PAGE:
• An abbreviation of the French compte courante (account current);
  • of cubic centimeter.
  • An abbreviation of cathodal duration.
  • An abbreviation of Canada East.
  • An abbreviation of canto fermo, and
  • of chaplain to the forces.
  • An abbreviation of captain-general;
  • of captain of the guard; of coast-guard.
  • An abbreviation of clearing-house.
  • An abbreviation of Commander of the Order of Leopold. See Order of Leopold, under order.
  • An abbreviation of Certified Master
  • of Church Missionary
  • of common meter
  • of corresponding member.
  • An abbreviation of Civil Service
  • of clerk of session
  • of commissary of subsistence
  • of current strength.
  • An abbreviation of Certificated Teacher.
  • An abbreviation of (Gould's) Cordova Zones. See G. C. Z.
  • n. An abbreviation of chief accountant, of controller of accounts, and in Great Britain of chartered accountant.
  • n. An abbreviation of Companion of the Bath. See bath.
  • n. An abbreviation of County Commissioner and of County Court.
  • n. An abbreviation of Civil Engineer.
  • n. An abbreviation
  • n. of commissary-general, and
  • n. of consul-general.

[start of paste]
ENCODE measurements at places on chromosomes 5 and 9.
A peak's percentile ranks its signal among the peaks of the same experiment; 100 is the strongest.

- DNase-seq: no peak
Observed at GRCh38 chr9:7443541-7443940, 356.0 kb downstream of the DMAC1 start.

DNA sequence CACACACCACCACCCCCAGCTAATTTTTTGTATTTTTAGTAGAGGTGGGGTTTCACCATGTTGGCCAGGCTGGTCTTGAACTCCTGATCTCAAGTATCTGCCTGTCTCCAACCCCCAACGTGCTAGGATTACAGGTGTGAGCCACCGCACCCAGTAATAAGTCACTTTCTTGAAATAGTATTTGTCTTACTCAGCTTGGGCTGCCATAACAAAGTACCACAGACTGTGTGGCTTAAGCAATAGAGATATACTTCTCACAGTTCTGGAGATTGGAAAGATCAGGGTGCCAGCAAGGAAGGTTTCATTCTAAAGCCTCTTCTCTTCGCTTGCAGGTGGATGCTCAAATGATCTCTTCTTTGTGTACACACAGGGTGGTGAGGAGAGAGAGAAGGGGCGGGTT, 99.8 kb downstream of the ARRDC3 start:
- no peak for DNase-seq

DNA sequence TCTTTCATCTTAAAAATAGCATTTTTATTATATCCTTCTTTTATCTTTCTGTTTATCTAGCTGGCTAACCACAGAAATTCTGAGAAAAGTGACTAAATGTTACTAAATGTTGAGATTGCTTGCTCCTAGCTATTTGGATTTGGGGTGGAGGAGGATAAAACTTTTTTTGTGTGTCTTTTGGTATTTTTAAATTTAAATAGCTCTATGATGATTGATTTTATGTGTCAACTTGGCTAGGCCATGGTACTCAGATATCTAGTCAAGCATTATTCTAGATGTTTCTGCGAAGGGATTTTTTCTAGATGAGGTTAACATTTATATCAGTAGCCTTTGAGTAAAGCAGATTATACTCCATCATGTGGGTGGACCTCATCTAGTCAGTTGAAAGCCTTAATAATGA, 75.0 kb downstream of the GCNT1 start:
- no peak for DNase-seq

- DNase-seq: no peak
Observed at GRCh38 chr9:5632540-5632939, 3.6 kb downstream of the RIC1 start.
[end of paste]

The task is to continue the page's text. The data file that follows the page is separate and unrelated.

• n. An abbreviation
  • n. of court-house, very common in the southern United States, and as far north as southern Pennsylvania, as a part of town-names: as, Spottsylvania C. H.; and
  • n. of custom-house.
  • n. An abbreviation of the Latin (New Latin) Chirurgiæ Magister, Master in Surgery.
  • n. An abbreviation of care of, common in addressing letters, etc. Often written c/o
  • n. An abbreviation of Common Pleas and of Court of Probate.
  • n. An abbreviation of the Latin Custos Rotuloruin, Keeper of the Rolls:
  • n. of the Latin Carolus Rex, Charles the King, or of Carolina Regina, Caroline the Queen.
  • n. An abbreviation of Court of Session;
  • n. Clerk of the Signet;
  • n. Custos Sigilli, Keeper of the Seal;
  • n. con sordini (which see).
  • n. The authorized abbreviated form of Imperial Order of the Crown of India. See Order of the Crown, under crown.
  • n. An abbreviation of Commanding Officer
  • n. of Colonial Office.
  • n. An abbreviation of candle-power;
  • n. of Chief Patriarch;
  • n. of Clerk of the Peace;
  • n. of Code of Procedure;